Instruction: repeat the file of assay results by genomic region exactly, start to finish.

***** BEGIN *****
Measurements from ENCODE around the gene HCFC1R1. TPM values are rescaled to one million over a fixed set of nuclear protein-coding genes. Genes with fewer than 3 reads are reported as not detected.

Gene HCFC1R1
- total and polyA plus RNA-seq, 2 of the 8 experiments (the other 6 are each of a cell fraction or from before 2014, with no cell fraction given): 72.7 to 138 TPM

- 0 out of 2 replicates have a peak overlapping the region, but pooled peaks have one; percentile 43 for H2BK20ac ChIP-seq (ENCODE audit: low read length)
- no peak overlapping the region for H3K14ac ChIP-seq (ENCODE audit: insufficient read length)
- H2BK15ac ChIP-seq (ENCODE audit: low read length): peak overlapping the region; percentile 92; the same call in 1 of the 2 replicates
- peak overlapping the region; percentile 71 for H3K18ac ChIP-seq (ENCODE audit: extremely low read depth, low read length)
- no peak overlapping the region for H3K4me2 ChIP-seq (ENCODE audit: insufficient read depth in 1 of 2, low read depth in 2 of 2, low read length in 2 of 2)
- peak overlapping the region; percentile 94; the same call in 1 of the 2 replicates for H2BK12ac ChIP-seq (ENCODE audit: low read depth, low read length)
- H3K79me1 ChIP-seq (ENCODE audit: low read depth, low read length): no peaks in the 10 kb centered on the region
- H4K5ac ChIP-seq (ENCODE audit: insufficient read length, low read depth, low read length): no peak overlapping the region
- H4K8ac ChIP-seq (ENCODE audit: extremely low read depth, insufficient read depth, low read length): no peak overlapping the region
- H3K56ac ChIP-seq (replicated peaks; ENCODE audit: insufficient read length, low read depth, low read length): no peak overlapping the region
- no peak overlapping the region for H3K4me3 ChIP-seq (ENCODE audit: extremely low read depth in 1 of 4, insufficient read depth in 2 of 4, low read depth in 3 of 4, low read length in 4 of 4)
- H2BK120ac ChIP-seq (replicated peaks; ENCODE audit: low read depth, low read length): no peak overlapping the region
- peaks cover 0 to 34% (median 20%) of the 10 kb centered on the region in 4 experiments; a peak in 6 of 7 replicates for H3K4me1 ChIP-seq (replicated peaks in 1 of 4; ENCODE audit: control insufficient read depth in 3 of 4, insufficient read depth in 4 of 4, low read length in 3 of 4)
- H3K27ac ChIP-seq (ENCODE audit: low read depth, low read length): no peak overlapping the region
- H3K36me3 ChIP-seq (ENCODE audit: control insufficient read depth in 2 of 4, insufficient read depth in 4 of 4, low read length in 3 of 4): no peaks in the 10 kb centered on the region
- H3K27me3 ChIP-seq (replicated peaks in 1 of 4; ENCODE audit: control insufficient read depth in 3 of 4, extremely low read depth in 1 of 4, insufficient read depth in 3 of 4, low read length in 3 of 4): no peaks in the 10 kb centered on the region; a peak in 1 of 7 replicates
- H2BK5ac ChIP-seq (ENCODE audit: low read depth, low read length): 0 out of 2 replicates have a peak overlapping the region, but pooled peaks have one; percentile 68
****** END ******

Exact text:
Measurements from ENCODE around the gene HCFC1R1. TPM values are rescaled to one million over a fixed set of nuclear protein-coding genes. Genes with fewer than 3 reads are reported as not detected.

Gene HCFC1R1
- total and polyA plus RNA-seq, 2 of the 8 experiments (the other 6 are each of a cell fraction or from before 2014, with no cell fraction given): 72.7 to 138 TPM

- 0 out of 2 replicates have a peak overlapping the region, but pooled peaks have one; percentile 43 for H2BK20ac ChIP-seq (ENCODE audit: low read length)
- no peak overlapping the region for H3K14ac ChIP-seq (ENCODE audit: insufficient read length)
- H2BK15ac ChIP-seq (ENCODE audit: low read length): peak overlapping the region; percentile 92; the same call in 1 of the 2 replicates
- peak overlapping the region; percentile 71 for H3K18ac ChIP-seq (ENCODE audit: extremely low read depth, low read length)
- no peak overlapping the region for H3K4me2 ChIP-seq (ENCODE audit: insufficient read depth in 1 of 2, low read depth in 2 of 2, low read length in 2 of 2)
- peak overlapping the region; percentile 94; the same call in 1 of the 2 replicates for H2BK12ac ChIP-seq (ENCODE audit: low read depth, low read length)
- H3K79me1 ChIP-seq (ENCODE audit: low read depth, low read length): no peaks in the 10 kb centered on the region
- H4K5ac ChIP-seq (ENCODE audit: insufficient read length, low read depth, low read length): no peak overlapping the region
- H4K8ac ChIP-seq (ENCODE audit: extremely low read depth, insufficient read depth, low read length): no peak overlapping the region
- H3K56ac ChIP-seq (replicated peaks; ENCODE audit: insufficient read length, low read depth, low read length): no peak overlapping the region
- no peak overlapping the region for H3K4me3 ChIP-seq (ENCODE audit: extremely low read depth in 1 of 4, insufficient read depth in 2 of 4, low read depth in 3 of 4, low read length in 4 of 4)
- H2BK120ac ChIP-seq (replicated peaks; ENCODE audit: low read depth, low read length): no peak overlapping the region
- peaks cover 0 to 34% (median 20%) of the 10 kb centered on the region in 4 experiments; a peak in 6 of 7 replicates for H3K4me1 ChIP-seq (replicated peaks in 1 of 4; ENCODE audit: control insufficient read depth in 3 of 4, insufficient read depth in 4 of 4, low read length in 3 of 4)
- H3K27ac ChIP-seq (ENCODE audit: low read depth, low read length): no peak overlapping the region
- H3K36me3 ChIP-seq (ENCODE audit: control insufficient read depth in 2 of 4, insufficient read depth in 4 of 4, low read length in 3 of 4): no peaks in the 10 kb centered on the region
- H3K27me3 ChIP-seq (replicated peaks in 1 of 4; ENCODE audit: control insufficient read depth in 3 of 4, extremely low read depth in 1 of 4, insufficient read depth in 3 of 4, low read length in 3 of 4): no peaks in the 10 kb centered on the region; a peak in 1 of 7 replicates
- H2BK5ac ChIP-seq (ENCODE audit: low read depth, low read length): 0 out of 2 replicates have a peak overlapping the region, but pooled peaks have one; percentile 68